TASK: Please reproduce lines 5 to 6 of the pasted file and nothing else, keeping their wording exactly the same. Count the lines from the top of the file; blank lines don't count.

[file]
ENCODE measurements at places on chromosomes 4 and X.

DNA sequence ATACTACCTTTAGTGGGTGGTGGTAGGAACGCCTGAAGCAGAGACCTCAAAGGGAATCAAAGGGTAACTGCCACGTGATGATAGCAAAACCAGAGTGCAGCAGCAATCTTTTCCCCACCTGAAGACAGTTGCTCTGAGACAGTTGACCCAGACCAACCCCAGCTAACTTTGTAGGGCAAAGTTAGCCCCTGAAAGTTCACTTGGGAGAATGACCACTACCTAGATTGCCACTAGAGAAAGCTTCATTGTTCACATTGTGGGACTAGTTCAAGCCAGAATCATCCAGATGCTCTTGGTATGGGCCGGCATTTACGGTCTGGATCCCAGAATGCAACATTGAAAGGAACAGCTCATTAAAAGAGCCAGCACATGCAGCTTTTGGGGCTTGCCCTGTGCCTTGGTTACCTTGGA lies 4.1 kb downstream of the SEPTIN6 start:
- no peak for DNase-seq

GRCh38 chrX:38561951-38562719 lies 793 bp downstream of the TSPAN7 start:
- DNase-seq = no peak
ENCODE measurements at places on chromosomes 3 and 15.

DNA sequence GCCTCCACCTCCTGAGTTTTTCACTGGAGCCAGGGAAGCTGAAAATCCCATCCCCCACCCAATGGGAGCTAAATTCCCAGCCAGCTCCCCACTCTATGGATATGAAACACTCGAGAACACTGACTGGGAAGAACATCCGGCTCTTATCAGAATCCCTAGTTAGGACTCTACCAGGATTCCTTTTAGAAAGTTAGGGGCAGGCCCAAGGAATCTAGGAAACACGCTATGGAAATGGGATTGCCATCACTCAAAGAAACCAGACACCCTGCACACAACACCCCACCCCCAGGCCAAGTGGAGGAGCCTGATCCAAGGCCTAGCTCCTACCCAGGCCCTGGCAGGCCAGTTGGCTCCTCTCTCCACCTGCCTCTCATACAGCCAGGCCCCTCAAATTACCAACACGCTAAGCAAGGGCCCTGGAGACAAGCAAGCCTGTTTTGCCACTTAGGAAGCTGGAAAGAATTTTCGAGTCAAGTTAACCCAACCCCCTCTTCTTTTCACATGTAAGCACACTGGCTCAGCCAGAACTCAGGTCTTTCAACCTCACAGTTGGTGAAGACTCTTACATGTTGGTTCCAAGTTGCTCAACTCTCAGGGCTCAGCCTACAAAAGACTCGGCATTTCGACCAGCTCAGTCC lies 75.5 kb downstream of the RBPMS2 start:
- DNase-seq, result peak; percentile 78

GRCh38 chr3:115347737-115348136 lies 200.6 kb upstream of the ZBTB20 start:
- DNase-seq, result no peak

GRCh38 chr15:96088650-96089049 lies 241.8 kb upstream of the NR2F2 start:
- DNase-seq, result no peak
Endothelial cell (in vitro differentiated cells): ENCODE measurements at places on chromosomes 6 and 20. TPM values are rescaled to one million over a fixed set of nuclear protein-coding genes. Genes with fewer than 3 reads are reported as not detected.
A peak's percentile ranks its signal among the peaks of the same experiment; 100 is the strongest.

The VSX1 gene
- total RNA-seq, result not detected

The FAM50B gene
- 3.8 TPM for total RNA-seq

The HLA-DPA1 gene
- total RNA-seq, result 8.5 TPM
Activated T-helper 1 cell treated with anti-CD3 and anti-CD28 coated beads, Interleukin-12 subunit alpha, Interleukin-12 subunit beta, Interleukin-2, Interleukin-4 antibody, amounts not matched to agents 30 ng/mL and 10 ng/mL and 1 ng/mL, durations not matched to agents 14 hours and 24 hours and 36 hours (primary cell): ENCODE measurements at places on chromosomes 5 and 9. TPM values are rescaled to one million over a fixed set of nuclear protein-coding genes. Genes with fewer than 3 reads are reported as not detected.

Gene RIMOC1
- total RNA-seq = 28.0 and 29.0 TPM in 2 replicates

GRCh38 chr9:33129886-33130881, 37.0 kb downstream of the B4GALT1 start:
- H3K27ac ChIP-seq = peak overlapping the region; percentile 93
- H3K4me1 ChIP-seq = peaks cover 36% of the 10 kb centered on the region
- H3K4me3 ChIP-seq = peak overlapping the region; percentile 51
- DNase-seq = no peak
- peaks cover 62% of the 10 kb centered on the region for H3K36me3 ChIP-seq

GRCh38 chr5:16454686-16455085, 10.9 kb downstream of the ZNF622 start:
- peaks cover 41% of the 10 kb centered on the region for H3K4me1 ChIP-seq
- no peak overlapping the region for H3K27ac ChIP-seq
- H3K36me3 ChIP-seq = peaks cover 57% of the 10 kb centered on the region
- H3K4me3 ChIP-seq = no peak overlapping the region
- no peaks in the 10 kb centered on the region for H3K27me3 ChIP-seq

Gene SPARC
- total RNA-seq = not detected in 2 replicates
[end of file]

- DNase-seq = no peak
ENCODE measurements at places on chromosomes 3 and 15.